“I swear that I will do my utmost to preserve and enhance confidence in the financial-services industry. So help me God.”
Which god? This one?
Actually, that Businessweek translation is a little on the tame side. The Dutch text is “Zo waarlijk helpe mij God Almachtig,” which literally means “So truly help me God Almighty.”
The vow is an attempt to boost ethics among bank personnel and increase consumer confidence in financial institutions.
The oath, the first of its kind in Europe, became binding on board members of Dutch banks last month as the government sought to rein in an industry with assets more than four times the size of the country’s economy. All 90,000 Dutch bank employees must take the pledge, or a non-religious affirmation, starting the second half of this year. They’ll be punished should they break new ethical rules, Banking Association Chairman Chris Buijink said in an interview.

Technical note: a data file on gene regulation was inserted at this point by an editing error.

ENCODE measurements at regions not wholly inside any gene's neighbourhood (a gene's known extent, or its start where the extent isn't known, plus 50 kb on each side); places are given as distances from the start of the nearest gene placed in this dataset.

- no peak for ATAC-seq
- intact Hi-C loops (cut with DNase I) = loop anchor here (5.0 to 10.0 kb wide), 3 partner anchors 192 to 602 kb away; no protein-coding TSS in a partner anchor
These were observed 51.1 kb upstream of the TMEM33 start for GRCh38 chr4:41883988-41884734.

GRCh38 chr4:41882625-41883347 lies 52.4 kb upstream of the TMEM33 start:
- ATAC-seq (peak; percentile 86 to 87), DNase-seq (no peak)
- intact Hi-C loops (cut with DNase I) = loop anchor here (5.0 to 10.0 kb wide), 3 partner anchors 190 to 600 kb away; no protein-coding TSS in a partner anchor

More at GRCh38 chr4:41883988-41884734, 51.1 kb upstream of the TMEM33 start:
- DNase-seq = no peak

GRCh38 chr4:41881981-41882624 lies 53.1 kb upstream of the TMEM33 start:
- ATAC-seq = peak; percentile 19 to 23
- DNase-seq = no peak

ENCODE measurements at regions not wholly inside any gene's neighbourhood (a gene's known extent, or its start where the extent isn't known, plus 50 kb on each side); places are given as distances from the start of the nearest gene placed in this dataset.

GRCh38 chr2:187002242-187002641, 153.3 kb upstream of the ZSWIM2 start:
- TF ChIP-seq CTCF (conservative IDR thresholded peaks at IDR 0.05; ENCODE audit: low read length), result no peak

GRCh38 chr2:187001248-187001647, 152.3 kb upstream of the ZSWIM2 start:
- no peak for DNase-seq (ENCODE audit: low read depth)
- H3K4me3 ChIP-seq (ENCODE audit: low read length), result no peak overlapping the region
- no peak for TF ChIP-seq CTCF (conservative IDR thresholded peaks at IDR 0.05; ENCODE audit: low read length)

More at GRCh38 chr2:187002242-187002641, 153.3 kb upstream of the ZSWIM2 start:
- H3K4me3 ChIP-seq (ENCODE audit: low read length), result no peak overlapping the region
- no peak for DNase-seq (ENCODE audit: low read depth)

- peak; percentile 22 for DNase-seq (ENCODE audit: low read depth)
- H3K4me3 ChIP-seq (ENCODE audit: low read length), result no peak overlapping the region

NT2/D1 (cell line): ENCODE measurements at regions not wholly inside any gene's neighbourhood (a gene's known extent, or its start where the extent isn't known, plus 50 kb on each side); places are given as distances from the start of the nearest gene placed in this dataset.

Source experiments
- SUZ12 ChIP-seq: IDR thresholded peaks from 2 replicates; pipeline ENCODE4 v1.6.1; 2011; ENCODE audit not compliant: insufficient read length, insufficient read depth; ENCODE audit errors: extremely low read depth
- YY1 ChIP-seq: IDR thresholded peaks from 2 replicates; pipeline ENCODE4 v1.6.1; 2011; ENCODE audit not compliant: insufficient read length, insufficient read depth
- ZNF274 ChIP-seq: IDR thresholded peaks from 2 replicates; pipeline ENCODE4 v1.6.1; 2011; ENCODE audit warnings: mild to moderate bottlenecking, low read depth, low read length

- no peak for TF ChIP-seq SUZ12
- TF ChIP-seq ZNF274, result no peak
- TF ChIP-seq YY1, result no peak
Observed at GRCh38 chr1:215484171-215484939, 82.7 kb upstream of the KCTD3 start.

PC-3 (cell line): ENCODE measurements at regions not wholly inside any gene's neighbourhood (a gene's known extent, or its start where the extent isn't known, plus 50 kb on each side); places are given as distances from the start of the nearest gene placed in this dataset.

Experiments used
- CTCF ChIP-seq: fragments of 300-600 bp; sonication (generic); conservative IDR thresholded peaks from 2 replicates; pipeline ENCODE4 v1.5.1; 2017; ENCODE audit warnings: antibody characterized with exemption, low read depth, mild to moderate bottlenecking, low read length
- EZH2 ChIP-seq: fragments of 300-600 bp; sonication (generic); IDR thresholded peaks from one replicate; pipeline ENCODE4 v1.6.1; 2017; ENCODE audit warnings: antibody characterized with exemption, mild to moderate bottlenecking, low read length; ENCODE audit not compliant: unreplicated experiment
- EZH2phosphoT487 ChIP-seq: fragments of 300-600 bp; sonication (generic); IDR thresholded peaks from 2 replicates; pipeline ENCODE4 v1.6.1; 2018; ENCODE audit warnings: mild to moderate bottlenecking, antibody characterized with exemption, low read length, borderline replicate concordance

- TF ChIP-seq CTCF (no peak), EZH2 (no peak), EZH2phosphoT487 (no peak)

But not by God, I’m pretty sure.
It’s good that a non-religious version of the oath is available for those who prefer it, but I can’t be the only one who’s puzzled that “So help me God Almighty,” or any variation thereof, was considered a good idea to begin with. Those percentages of nones I mentioned above were recorded in 2004-2007, and Dutch secularization has surely advanced in recent years. If (let’s say) two-thirds of the country doesn’t really give a fig about the Bearded Man in the Sky, bank personnel invoking the Almighty as a matter of national policy seems a bit… well, off.
Also, the conflation of ethics and God-belief is, as always, a middle finger waved in the faces of non-believers.
Disappointing, Dutchies! If any country in Europe should have gotten rid of that trite trope from yesteryear, it’s your progressive, secular-minded Holland.
(Thanks to Brian for the link. Photo by Artesis)